The many parallels between bowhunting and backpacking might surprise some people. But they shouldn’t. These groups represent many of the people fighting for conservation, access to public lands, and sensible management of this country’s amazing wild places.
In many ways, bowhunters are backpackers by default. In fact, bowhunting is often as much about ultra-light tents and dehydrated meals as it is about treestands and hunting cabins. Although many bowhunters prefer discussing those latter topics, hunting’s diverse community is experiencing a surge from a new generation of fitness-conscious bowhunters who break the hunting mold. Likewise, many backpackers today view hunting from new perspectives. Namely, bowhunting provides great opportunities for those wishing to source their own meat.
Whether you bowhunt new areas to wear off more boot tread or you avidly hike while seeking new challenges by bowhunting, the packing tips that follow will help you function in the field.
When setting out for a day in the woods or on the mountain, be prepared but not overloaded. Whether you plan to spend all day hunting, or a few hours scouting or looking for shed antlers, pack the following essentials:
1. Clothing: How you dress greatly affects the experience. Dressing in layers lets you regulate your body temperature. If you get too hot while trekking in the afternoon sun, shed layers and stash them in your pack. If a cold front rolls in, pull out the extra layers you packed for protection. Don’t make the common mistake of wearing cotton next to your skin. Choose wools or synthetics.
2. Boots: Whether you’re on a weeklong backpacking trip in the Muir Wilderness Area or a daytrip to bowhunt turkeys in Tennessee’s hills, choose your boots carefully. When you’re on the trail or on a hunt, you rely on your feet to take you where you want and back again. Take care of them. Your boots must fit right and support your feet. Don’t wear cotton socks. Unlike wool or synthetics, cotton traps moisture instead of wicking it away. Wet socks cause cold feet and blisters.
3. Navigation: Handheld GPS units can be useful, even vital, when out for the day. Unlike backpacking, where travel is generally confined to trails, hunting, scouting and shed-antler hunting take you off the trail. It’s easy to get turned around, so never leave the road without a compass, GPS unit, backup batteries and a map of the area.
4. Water: Always carry water to stay hydrated. Water won’t be an issue for most short trips, but it’s essential for all-day ventures. In fact, before setting out for all-day or half-day backcountry ventures, identify sites where you can find water. Pack a small filtration system or tablets to rid water of bacteria and parasites.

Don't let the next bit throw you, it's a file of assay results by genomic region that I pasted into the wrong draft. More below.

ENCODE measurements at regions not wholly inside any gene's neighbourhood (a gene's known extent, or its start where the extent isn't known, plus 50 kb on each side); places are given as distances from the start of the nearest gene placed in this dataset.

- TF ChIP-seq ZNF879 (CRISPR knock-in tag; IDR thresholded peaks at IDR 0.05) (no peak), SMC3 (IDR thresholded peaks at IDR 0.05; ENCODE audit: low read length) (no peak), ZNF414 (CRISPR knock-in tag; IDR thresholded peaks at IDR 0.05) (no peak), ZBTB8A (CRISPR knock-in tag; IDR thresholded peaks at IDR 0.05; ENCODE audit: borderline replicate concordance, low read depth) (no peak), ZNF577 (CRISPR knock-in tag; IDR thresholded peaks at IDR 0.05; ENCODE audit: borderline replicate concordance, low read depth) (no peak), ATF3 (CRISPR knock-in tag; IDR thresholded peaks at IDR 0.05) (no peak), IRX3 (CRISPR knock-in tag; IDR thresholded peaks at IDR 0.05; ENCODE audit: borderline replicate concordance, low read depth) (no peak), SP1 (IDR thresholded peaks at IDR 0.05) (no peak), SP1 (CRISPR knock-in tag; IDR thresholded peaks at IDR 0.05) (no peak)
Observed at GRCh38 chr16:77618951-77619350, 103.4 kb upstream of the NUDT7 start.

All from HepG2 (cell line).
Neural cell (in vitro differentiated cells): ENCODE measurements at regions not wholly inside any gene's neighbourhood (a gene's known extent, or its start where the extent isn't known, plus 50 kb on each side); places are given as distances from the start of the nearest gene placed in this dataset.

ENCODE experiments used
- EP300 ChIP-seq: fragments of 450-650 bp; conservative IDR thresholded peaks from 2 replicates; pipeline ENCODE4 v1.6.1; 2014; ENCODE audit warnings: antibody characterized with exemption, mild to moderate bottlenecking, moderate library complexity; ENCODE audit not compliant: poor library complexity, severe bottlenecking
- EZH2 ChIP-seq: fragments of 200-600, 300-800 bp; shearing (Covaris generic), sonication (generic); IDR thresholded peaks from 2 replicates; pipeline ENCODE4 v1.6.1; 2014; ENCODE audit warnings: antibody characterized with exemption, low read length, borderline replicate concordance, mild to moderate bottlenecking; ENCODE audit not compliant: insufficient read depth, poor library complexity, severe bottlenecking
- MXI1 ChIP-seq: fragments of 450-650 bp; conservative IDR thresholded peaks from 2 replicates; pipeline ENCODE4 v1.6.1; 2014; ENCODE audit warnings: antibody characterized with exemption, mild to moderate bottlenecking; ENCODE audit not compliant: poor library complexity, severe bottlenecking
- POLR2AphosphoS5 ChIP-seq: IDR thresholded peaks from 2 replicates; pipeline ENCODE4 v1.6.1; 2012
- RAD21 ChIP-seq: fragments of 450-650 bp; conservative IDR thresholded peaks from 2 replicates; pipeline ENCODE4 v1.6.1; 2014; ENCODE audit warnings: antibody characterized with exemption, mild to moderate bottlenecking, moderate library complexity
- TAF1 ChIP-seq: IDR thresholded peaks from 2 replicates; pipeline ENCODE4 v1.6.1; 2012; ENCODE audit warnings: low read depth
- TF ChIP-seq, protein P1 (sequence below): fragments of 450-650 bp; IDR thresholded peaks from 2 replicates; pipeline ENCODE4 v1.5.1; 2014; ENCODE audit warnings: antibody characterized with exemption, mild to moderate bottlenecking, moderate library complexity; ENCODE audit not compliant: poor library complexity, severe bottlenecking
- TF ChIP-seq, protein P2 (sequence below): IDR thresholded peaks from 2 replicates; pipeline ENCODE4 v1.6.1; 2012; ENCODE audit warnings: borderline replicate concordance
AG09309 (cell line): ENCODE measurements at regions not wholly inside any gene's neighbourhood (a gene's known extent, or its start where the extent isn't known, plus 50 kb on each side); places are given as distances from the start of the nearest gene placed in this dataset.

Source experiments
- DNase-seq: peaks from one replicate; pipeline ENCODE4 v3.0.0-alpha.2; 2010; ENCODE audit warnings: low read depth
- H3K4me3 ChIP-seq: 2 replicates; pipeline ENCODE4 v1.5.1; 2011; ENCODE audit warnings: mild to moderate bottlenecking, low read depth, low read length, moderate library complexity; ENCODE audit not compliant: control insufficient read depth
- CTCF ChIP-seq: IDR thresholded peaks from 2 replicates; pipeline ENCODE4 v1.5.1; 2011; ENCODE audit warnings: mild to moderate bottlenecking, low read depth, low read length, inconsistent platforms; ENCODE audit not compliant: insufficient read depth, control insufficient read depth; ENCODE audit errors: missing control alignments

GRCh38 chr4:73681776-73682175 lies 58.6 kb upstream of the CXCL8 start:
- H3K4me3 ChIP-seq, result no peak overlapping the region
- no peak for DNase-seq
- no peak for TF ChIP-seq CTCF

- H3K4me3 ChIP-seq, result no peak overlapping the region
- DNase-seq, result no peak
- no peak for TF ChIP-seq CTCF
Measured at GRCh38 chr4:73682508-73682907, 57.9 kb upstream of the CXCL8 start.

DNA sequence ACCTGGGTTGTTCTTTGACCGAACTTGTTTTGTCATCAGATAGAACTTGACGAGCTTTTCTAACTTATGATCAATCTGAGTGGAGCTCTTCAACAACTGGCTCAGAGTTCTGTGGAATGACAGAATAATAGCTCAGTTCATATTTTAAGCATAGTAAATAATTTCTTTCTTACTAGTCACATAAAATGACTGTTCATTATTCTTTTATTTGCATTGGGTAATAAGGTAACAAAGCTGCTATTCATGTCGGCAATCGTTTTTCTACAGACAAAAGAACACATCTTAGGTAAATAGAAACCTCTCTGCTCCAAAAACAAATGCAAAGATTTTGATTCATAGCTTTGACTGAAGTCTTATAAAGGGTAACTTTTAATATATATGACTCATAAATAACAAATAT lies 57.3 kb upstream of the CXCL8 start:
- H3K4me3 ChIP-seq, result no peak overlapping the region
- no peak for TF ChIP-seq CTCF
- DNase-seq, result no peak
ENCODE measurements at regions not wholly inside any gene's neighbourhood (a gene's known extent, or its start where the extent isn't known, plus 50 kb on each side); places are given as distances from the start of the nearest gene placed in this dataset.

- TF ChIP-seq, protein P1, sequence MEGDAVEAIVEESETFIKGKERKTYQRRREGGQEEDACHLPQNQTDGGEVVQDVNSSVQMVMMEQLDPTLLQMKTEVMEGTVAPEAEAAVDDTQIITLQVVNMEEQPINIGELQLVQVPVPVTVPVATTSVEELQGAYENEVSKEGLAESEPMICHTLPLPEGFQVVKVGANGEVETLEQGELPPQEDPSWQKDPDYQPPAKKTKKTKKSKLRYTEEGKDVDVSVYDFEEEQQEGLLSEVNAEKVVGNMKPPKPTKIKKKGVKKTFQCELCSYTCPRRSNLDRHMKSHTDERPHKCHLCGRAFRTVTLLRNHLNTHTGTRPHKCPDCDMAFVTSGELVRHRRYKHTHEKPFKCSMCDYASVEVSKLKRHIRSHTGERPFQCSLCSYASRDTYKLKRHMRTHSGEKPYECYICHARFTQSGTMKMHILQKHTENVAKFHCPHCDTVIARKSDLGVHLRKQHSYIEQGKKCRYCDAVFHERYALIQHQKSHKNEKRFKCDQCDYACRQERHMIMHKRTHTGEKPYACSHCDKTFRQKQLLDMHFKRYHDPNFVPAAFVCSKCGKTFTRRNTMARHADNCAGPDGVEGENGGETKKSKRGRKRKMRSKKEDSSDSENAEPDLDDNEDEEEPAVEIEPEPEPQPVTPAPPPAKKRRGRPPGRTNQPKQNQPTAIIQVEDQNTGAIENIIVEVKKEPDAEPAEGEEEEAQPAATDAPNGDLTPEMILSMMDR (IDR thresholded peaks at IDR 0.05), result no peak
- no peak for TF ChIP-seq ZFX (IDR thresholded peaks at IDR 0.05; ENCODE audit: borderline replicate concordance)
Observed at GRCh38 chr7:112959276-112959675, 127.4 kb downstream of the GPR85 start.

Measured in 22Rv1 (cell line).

5. Food: Always bring food and emergency food to keep you going. Trail mix and venison jerky keep hunger at bay, and fuel your body in a pinch.
6. Rain Gear: Unexpected storms can make a daytrip miserable if you’re unprepared. Fortunately, today’s lightweight and packable rainwear easily stuff into the bottom of your pack.
7. Head Lamp: You might plan to be out of the woods well before dark, but don’t assume you’ll stay on schedule. Pack a small headlamp with backup batteries in case you’re delayed.
8. Toilet Paper: Hey, nature calls. Answering is mandatory.
9. First Aid/Survival: Daytrips seldom require survival gear, but never assume it’s only needed for multi-day outings. Pack basics like bandages, antiseptic wipes and blister pads.
10. Binoculars: When bowhunting all day, carry binoculars to glass for game, but realize they have other uses besides spotting animals in the distance. For instance, they help you scan distant hillsides and openings when hunting shed antlers, making it possible to cover large areas while resting.
11. Hunting Gear: If you’re scouting or hunting sheds, you won’t need to tote hunting gear. When hunting, you’ll want your bow constantly ready. That requires adding some gear, including Allen wrenches. Almost every bolt on a bow and its accessories require different wrench sizes. Bolts can wiggle loose, and you must be able to snug them up in the field. Also carry a good knife and a backup release aid.
Spending multiple days away from home or base camp seldom happens except when bowhunting the West. That’s because of vast Western landscapes, and the fact Eastern bowhunters usually hunt whitetails from treestands or ground blinds, which are too heavy or bulky to carry far. That said, when spotting, stalking and hiking Western terrain, it’s usually necessary to pare down your gear to effectively bowhunt elk, mule deer, and alpine animals like goats and sheep. That, however, requires a packing list of another sorts. We’ll cover that another day.
Time spent on the trail provides amazing views and experiences, but time spent off the trail reveals far more fun and outdoors excitement. To learn more about backpacking for bowhunting visit your local archery shop. It’s a great source of expert advice from avid bowhunters who are eager to help.